The San Francisco giants passed Tim Lececum an offer today of $8 million to play next year in the SFC. Tim Lincecum didn’t bogart the offer very long and requested the Giants pony up $13 million. Earlier, higher up in a Seattle court appearance, Tim Lincecum had blown five bills on a slice of hooter.
I don’t expect the Giants’ next offer to be bammer considering Lincecum’s pinner salary of $650,000 last season. Unlike power-hitters, great pitchers like Lincecum are capable of steamrolling the competition. Pack two Cy Young Awards on top and the Giants are looking at a dank deal hooking up with Lincecum again. A budding star like Lincecum cannot be shorted while he is still pitching fire.
In the operation, which ended today, the guardsmen and agents from the Bureau of Land Management and the Drug Enforcement Administration destroyed 1,200 plants producing potent sinsemilla marijuana and seized five tons of equipment used to maintain the remote ”guerrilla gardens.” No arrests of suspected marijuana growers were reported.
This policy is wrong. The craving for mind-altering substances is as basic to humans as the need for food, sleep and sex. It cannot be legislated away, and armies cannot smash it.
The examiner is now an internet news hub and contemporary federal marijuana raids don’t employ a mere 200 agents.
Sports writers have awarded the San Francisco Giants’ Tim Lincecum a 2nd Cy Young award. Meanwhile, the SF Chronicle reports that a judge in Clark County, Washington will not sign Lincecum’s plea deal for his cannabis possession case unless Lincecum appears in court. Perhaps the judge wants the autograph of a two-time Cy Young award winner?
L.A. Times reporter Alana Semuels’ article Marijuana growers upend hard-luck California town was published in today’s Los Angeles Times. The article — with help from an unrelated Kevin Hoover quote — misrepresents Hayfork with descriptions such as “The hardscrabble Northern California town has become a hotbed for medical marijuana farming.”
The L.A. Times article does not mention that Trinity County has been in the national news several times during the previous 29 years. Trinity County has been frequently misrepresented by cannabis-related sensationalism and this article is no exception. I have already posted two semi-tabloid articles describing the situation in Trinity County dating as far back as 1980: State pledges to continue war on marijuana growers and Guerrilla tactics used in marijuana war. Today’s L.A. Times article could have been printed 20 years ago if the words “medical marijuana” were replaced with “sinsemilla.”
Bill Stewart’s 15 minutes of infamy. The article also discusses the seedless underground of the sinsemilla trade.
Trimming is a vast subject covering numerous anecdotes and bits of elusive knowledge. This post is not meant to be all inclusive. I won’t pretend to be an authority on these matters.
That said, there are a lot of common misconceptions about trimming. Like most skilled employment, trimming is not a business that is easy to break into without connections. Flocks of would-be trimmers head to the hills each harvest season expecting a high wage and high times. Rarely do the Emerald Triangle dreamers expect the heavy rain, cold floors, and hard times that await them.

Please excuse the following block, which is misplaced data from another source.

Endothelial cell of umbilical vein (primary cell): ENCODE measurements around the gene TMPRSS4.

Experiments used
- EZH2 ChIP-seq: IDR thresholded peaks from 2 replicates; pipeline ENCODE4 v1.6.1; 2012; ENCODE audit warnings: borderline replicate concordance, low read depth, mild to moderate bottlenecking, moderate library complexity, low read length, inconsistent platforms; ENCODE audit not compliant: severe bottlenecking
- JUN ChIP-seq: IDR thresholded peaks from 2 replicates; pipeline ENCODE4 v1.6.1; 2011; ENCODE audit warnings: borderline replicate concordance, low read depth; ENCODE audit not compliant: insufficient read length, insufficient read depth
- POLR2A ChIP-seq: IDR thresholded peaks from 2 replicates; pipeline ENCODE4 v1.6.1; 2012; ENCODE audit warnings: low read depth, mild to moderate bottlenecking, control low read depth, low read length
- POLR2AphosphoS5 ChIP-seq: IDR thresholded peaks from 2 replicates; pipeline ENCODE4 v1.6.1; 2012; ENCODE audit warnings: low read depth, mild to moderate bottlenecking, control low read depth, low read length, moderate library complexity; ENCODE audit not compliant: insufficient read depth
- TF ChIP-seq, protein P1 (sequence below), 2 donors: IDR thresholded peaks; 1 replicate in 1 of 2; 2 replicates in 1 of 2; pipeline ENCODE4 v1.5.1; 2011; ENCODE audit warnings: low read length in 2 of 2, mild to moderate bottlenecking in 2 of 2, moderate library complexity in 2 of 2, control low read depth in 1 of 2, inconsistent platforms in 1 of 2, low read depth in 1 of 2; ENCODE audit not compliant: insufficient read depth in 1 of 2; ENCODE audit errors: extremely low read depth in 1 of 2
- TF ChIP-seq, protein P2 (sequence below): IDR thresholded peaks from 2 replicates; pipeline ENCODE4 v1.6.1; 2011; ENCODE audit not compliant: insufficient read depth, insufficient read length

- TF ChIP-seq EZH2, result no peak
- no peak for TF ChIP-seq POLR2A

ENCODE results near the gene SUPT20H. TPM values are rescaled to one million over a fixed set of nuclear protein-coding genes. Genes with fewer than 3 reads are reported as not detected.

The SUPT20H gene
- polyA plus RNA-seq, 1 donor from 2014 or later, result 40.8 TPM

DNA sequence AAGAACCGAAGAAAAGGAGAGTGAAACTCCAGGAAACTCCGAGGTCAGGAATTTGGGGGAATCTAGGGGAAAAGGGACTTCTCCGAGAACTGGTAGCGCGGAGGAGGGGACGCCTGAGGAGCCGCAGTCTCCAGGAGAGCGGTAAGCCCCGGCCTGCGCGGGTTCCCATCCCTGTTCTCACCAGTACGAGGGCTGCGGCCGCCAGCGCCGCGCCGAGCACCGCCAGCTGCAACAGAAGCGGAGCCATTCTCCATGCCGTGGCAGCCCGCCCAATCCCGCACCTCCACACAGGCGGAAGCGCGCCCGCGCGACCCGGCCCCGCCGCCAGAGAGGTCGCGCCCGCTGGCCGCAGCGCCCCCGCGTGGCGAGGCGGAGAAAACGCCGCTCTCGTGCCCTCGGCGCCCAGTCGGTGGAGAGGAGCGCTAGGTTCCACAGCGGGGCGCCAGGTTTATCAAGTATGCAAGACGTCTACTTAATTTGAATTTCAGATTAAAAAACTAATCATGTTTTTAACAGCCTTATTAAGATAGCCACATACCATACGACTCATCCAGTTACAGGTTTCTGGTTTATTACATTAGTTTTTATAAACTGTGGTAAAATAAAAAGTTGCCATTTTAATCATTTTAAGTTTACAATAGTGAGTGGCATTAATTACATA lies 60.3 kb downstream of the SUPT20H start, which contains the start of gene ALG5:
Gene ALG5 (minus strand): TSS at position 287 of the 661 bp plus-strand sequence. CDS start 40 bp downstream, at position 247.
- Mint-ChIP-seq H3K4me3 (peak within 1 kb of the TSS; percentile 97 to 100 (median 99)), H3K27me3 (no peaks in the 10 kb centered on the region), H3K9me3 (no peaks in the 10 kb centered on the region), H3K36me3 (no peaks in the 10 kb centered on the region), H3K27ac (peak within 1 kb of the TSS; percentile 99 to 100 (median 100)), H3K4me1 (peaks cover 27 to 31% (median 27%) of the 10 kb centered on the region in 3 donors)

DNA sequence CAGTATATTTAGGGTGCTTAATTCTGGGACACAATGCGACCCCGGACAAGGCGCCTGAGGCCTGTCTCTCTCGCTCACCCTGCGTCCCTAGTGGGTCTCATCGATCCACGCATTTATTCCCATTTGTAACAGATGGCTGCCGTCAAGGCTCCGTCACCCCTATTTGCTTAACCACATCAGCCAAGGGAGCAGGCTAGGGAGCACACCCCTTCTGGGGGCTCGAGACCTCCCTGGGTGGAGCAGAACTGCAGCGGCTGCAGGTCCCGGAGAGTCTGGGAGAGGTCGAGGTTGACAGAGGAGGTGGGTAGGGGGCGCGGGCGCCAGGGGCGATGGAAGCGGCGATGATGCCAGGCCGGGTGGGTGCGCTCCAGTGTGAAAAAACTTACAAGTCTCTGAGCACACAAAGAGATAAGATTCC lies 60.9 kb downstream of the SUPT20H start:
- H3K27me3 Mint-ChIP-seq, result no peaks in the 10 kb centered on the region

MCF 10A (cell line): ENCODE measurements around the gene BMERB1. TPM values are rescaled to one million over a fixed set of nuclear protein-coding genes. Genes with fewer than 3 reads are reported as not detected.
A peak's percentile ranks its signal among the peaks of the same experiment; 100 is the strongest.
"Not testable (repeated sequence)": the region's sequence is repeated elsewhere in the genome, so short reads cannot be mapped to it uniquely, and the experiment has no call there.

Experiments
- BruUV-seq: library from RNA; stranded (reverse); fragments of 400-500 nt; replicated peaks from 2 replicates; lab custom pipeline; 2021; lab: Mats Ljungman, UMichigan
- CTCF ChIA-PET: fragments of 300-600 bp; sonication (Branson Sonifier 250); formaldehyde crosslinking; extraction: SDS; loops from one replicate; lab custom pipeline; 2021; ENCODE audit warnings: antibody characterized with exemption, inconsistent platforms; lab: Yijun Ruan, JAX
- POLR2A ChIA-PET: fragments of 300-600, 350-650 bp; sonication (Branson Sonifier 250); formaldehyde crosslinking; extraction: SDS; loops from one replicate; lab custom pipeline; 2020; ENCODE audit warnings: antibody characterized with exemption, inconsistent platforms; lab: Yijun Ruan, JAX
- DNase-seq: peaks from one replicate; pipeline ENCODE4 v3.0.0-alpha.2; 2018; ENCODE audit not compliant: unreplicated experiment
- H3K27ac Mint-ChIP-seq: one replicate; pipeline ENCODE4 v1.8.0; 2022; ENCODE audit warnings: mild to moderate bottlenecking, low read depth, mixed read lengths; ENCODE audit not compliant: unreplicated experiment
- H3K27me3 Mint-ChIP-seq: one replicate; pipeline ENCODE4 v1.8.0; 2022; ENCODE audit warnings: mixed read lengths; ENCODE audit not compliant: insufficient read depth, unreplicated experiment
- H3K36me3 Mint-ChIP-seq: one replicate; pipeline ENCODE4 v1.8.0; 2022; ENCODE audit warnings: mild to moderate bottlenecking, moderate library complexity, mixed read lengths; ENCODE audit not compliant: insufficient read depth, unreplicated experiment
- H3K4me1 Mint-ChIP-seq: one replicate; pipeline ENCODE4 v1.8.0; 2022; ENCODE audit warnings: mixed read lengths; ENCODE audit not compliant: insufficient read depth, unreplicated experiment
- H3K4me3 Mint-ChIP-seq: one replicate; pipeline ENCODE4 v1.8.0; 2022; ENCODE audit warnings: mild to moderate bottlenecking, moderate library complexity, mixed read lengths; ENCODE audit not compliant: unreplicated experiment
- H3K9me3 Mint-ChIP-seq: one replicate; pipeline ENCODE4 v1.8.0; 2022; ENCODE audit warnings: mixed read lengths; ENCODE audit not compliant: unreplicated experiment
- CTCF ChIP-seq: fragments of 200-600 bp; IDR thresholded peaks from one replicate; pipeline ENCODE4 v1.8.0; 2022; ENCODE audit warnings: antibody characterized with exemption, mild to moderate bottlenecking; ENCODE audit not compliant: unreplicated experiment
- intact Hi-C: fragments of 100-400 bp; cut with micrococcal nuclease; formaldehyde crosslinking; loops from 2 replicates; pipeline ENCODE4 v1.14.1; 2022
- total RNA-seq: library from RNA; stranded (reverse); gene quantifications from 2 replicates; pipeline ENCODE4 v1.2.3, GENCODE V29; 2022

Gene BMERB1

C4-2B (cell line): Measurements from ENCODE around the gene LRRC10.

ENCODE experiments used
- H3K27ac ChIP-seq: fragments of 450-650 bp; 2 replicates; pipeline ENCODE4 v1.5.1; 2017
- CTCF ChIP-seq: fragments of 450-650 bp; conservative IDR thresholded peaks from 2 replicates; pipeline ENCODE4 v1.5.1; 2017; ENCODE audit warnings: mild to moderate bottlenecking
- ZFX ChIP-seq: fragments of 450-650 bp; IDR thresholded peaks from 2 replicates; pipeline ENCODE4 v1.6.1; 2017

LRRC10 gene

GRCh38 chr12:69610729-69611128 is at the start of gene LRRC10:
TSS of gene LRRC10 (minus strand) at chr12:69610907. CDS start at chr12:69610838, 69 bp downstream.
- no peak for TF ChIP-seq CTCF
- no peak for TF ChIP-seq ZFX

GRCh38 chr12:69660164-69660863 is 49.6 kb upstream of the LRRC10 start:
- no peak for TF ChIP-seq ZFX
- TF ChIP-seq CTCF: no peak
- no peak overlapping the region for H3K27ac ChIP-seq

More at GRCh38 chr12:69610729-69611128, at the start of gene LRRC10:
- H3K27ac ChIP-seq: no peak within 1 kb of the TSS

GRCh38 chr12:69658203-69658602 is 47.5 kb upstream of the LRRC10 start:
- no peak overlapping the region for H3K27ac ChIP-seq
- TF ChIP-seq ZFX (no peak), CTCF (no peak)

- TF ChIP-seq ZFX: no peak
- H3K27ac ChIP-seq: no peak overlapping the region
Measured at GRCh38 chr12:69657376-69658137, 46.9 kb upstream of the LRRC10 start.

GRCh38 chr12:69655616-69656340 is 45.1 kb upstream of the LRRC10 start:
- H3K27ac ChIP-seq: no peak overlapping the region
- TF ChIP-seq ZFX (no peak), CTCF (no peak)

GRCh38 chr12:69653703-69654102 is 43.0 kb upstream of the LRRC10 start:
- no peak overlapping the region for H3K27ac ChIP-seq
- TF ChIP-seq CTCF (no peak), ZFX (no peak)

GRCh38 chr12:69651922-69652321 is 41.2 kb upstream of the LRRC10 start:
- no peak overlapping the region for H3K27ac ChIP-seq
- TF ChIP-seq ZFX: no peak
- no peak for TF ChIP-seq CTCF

The reasons not to seek trimming jobs are numerous. Worthwhile grows seldom hire newbies. One can expect to be blindfolded, driven up a hill, and led to a crowded shack. Gloves and masks may or may not be provided. Untrusted individuals are often not allowed to bring cell phones or any device which appears to be capable of GPS.
Mechanized trimming is changing the profession. Similar to the way the cotton gin changed agricultural processing of the past, trim machines are changing both the role and the skillset of trim crew members. While there is still nothing quite as nice as a professional hand trim, time is money.
The early trimmers were a bit simplistic, dangerous, and cumbersome. The old Trimbox is what most people think of when they think of mechanized trimmers. Another common model is the Trimpro. The latest model employing this general design is the gasoline-powered Trimpro which is a substantial improvement over earlier designs.
The latest crop of trim machines are much better suited for large processing jobs. Newer, high-end trim machines include the Tumbleweed/Samurai and the Twister. Older models employing the tube design can be found for a substantial discount. Due to the increased use of craigslist by cannabis growers, good deals on these machines can be found on the internet.
Each of these machines has strengths and weaknesses. The primary difference between basic designs of these machines is a familiar concept: top load vs. front load. Another factor which many do not consider is the need for more than one person to operate the high-end machines. As can be seen in the videos, even a small amount can become backed up if a single person is operating the machine.
I do not believe that the trim machine will replace the hand manicurist in the near future. Large flowers are so valuable that it makes financial sense to pay for the mint appearance only a hand manicurist can provide. Smallish flowers, also known as “popcorn” bud or “larf,” are the baby carrots of old-fashioned hand manicuring. For those that don’t know, baby carrots are a product of grinding down small, bruised, and misshapen carrots which would otherwise be discarded. While hand manicurists generally do not look forward to trimming popcorn the masochistic trim machine is always hungry for more.